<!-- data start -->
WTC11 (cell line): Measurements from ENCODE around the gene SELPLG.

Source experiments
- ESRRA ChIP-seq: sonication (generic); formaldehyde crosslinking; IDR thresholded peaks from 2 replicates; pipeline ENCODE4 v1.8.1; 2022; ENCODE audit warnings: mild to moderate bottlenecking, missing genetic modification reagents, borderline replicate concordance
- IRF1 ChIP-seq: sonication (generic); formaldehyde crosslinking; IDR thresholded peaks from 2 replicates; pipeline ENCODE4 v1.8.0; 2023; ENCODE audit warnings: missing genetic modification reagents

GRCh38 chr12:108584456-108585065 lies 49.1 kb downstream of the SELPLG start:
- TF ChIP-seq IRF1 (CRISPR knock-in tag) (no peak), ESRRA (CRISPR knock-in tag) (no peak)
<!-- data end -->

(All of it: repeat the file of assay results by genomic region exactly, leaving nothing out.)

WTC11 (cell line): Measurements from ENCODE around the gene SELPLG.

Source experiments
- ESRRA ChIP-seq: sonication (generic); formaldehyde crosslinking; IDR thresholded peaks from 2 replicates; pipeline ENCODE4 v1.8.1; 2022; ENCODE audit warnings: mild to moderate bottlenecking, missing genetic modification reagents, borderline replicate concordance
- IRF1 ChIP-seq: sonication (generic); formaldehyde crosslinking; IDR thresholded peaks from 2 replicates; pipeline ENCODE4 v1.8.0; 2023; ENCODE audit warnings: missing genetic modification reagents

GRCh38 chr12:108584456-108585065 lies 49.1 kb downstream of the SELPLG start:
- TF ChIP-seq IRF1 (CRISPR knock-in tag) (no peak), ESRRA (CRISPR knock-in tag) (no peak)